“The man has broken the faith of the woman,” Sharma said yesterday. “If a man fails to protect the woman, or she has a single doubt about his failure to protect her, the woman will never go with that man.”
Sharma, 56, a Supreme Court lawyer for the last two decades, says that his clients are innocent.
“This is a very complicated case and the matter has not been solved yet,” he said. Police have said they have DNA evidence linking all six to the crime.
The defendants were brought into court today protected by more than 20 police for a brief hearing. Sharma said the court was adjourned after he had filed an application requesting the charge sheet be given to the men in Hindi rather than English. The next court date will be Jan. 14.
Ram Singh, the driver of the bus and the alleged ringleader, is struggling to communicate and fluctuating between crying and laughing, Sharma said. Sharma, who has also been appointed to represent Singh’s brother Mukesh and Akshay Kumar Singh, who is unrelated, plans to challenge police over their handling of the evidence.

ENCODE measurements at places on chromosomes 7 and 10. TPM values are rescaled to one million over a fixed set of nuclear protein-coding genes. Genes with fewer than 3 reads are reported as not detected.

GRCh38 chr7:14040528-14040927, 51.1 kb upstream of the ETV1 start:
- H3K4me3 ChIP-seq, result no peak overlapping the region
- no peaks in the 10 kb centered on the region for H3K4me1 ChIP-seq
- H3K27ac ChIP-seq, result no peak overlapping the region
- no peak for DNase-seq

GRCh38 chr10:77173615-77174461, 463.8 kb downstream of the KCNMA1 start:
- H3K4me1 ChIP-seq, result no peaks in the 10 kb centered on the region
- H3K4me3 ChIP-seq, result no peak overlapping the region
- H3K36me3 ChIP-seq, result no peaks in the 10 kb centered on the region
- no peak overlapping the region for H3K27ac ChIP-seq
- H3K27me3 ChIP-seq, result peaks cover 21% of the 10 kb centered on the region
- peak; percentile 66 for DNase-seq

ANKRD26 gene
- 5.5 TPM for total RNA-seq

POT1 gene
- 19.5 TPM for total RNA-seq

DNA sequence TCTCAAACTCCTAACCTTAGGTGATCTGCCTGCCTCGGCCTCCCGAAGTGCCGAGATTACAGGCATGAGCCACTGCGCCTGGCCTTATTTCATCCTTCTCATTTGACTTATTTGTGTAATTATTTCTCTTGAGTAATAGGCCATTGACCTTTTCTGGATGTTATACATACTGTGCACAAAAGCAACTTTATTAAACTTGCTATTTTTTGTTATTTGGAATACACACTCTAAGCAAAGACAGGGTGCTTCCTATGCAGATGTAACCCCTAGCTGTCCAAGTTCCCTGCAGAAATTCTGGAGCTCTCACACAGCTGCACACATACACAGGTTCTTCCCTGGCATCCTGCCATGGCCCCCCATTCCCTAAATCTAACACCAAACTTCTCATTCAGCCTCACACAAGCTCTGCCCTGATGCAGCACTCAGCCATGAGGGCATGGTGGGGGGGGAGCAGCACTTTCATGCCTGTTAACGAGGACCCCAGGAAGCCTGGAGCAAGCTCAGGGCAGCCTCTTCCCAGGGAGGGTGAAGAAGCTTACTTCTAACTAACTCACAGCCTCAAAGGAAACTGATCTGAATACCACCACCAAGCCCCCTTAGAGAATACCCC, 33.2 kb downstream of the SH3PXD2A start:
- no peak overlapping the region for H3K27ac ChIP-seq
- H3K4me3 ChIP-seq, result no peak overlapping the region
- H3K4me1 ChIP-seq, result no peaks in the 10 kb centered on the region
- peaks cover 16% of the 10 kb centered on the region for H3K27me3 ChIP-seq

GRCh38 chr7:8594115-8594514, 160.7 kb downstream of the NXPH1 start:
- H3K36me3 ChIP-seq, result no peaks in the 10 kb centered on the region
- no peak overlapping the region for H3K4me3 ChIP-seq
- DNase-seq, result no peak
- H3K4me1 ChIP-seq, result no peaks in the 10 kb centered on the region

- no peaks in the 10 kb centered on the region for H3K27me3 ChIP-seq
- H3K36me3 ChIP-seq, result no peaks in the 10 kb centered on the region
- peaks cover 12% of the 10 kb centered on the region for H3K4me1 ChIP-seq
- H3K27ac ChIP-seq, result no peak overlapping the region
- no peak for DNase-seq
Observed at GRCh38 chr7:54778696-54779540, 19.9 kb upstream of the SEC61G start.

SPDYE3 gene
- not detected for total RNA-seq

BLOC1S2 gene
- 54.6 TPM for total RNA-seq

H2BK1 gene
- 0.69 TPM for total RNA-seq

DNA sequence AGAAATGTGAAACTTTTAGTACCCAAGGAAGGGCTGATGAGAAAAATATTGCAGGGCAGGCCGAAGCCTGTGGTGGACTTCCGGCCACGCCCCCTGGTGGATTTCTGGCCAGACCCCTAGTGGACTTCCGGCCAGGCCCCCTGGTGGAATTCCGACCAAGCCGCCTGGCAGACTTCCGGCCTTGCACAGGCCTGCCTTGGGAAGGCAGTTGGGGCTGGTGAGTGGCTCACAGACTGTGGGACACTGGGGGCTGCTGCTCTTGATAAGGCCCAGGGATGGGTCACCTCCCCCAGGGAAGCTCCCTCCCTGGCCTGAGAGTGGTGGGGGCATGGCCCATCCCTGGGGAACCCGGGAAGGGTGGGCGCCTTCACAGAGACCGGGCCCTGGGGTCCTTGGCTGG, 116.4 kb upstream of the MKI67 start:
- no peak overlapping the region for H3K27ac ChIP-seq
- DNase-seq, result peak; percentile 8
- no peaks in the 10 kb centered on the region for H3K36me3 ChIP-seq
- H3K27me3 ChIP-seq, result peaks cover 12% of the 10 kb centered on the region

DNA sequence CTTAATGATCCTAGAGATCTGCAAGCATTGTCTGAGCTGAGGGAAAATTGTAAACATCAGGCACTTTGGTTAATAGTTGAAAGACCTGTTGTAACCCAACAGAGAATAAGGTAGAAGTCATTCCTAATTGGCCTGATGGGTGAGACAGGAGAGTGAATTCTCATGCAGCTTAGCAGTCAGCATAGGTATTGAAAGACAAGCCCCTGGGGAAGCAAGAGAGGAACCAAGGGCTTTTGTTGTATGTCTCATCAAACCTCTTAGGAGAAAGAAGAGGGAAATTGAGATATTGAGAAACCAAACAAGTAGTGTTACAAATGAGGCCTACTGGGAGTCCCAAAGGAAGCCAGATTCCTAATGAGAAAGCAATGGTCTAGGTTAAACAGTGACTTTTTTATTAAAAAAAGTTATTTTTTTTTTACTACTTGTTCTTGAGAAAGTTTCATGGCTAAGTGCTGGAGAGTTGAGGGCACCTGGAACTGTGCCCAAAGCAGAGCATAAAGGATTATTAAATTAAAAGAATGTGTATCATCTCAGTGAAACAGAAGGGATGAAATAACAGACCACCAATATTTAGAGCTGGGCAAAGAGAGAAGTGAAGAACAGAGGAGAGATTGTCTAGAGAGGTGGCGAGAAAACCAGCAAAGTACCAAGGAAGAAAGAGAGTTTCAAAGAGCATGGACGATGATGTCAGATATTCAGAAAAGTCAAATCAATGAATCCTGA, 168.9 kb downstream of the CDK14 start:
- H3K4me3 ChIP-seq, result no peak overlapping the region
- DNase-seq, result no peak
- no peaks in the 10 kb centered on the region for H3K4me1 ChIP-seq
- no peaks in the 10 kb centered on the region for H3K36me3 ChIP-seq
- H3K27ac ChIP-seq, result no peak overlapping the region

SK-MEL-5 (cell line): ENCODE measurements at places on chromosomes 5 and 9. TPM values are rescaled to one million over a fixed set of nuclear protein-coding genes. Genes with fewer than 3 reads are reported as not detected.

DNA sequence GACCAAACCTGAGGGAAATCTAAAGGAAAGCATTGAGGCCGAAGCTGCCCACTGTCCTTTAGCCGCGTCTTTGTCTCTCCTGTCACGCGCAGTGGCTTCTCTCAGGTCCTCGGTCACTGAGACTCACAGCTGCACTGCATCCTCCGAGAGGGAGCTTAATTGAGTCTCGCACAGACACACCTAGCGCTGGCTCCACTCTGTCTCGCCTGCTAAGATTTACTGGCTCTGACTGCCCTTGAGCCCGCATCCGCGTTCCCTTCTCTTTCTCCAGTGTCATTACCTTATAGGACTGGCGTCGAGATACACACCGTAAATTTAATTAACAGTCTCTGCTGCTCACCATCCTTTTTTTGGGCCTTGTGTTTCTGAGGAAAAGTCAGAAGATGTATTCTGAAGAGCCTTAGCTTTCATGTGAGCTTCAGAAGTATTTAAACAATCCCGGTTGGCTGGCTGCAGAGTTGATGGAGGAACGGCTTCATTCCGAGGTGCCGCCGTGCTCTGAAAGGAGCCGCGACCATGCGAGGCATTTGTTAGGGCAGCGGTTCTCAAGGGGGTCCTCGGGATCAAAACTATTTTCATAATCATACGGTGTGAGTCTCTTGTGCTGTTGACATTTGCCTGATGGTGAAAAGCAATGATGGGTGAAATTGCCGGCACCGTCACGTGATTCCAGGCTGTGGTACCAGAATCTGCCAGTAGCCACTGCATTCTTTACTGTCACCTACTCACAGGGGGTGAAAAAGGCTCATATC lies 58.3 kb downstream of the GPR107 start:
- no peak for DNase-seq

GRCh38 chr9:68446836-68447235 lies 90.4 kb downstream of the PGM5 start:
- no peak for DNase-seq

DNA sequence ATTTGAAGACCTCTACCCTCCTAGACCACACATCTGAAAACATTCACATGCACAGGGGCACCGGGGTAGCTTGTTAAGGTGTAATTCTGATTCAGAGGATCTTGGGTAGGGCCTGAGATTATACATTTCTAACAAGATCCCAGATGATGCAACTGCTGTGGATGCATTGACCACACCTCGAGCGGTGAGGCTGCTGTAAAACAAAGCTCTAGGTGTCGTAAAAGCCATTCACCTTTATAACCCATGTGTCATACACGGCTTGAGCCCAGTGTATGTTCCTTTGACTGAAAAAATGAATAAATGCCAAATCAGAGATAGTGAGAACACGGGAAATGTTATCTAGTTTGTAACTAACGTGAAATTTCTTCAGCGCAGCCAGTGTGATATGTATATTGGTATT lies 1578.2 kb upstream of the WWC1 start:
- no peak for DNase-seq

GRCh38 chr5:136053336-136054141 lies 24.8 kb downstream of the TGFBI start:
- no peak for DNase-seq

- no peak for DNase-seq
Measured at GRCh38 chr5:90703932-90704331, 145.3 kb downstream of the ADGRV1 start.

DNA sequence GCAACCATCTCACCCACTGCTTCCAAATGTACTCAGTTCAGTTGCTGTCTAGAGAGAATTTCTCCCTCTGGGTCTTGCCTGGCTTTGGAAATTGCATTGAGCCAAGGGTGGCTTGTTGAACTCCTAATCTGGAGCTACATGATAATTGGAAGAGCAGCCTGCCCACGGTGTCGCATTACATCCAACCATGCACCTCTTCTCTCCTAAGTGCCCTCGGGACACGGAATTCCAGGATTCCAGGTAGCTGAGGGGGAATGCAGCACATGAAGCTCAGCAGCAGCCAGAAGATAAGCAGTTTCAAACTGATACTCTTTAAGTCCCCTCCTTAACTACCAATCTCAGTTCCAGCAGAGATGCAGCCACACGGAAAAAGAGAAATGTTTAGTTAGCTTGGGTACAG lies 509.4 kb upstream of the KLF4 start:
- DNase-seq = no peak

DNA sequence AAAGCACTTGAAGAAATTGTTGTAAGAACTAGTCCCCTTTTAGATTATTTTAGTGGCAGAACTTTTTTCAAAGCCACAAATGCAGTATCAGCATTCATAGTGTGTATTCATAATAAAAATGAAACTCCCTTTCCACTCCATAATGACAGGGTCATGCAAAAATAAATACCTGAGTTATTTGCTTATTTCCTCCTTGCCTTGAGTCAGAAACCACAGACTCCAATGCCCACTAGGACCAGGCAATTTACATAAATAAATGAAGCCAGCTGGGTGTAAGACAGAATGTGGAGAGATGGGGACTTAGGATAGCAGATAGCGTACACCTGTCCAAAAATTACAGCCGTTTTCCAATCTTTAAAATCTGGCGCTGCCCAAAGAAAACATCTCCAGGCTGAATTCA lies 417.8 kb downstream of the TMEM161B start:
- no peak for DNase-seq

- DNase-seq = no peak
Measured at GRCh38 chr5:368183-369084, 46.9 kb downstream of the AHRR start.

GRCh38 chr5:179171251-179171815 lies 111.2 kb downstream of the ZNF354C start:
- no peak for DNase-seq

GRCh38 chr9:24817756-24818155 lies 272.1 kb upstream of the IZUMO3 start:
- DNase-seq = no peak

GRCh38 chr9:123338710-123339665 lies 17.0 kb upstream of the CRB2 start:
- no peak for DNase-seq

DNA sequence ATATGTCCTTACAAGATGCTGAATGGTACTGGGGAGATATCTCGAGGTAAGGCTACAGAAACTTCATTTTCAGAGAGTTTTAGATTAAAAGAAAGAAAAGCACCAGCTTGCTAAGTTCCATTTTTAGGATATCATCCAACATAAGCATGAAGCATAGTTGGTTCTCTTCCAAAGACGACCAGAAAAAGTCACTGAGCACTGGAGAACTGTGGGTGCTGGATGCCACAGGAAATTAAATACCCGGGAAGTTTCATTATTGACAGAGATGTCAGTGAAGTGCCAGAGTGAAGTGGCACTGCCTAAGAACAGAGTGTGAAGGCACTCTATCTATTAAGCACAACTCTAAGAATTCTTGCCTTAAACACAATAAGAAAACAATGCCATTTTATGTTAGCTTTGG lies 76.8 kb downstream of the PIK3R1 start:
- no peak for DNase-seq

Sharma’s appointment comes after chaotic scenes on Jan. 7 that forced the magistrate to order a private hearing over concerns for the safety of the accused. Sharma was one of two lawyers denounced by other advocates for volunteering to represent the defendants. Arguments and scuffles over his offer led the magistrate to order the court room be cleared and future sessions to be held behind closed doors.
The gang rape of the woman on Dec. 16 provoked a sustained and charged debate about the safety of women in the world’s biggest democracy. The brutality of the crime and allegations by the male friend of the victim that it took police 45 minutes to respond to calls outraged the nation.
Describing the victim’s battle for life, her father said in an interview with British television channel ITV yesterday that he was initially optimistic that she would survive the attack. He said his daughter’s ambition was to be a doctor.
“Her main aim was that our family wouldn’t have to suffer any more,” the father said, his face blurred by the channel to protect his identity.